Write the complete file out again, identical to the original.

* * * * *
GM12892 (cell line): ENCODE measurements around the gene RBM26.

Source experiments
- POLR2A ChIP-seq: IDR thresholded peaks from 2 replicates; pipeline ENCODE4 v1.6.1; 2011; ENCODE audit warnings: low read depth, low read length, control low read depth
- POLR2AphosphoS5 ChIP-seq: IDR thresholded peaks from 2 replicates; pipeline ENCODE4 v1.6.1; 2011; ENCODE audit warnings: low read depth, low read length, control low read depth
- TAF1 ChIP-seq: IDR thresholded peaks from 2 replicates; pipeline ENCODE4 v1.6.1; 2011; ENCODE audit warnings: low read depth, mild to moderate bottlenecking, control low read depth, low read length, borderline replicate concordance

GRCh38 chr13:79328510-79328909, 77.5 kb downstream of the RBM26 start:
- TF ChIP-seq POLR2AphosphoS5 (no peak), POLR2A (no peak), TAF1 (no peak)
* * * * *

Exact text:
GM12892 (cell line): ENCODE measurements around the gene RBM26.

Source experiments
- POLR2A ChIP-seq: IDR thresholded peaks from 2 replicates; pipeline ENCODE4 v1.6.1; 2011; ENCODE audit warnings: low read depth, low read length, control low read depth
- POLR2AphosphoS5 ChIP-seq: IDR thresholded peaks from 2 replicates; pipeline ENCODE4 v1.6.1; 2011; ENCODE audit warnings: low read depth, low read length, control low read depth
- TAF1 ChIP-seq: IDR thresholded peaks from 2 replicates; pipeline ENCODE4 v1.6.1; 2011; ENCODE audit warnings: low read depth, mild to moderate bottlenecking, control low read depth, low read length, borderline replicate concordance

GRCh38 chr13:79328510-79328909, 77.5 kb downstream of the RBM26 start:
- TF ChIP-seq POLR2AphosphoS5 (no peak), POLR2A (no peak), TAF1 (no peak)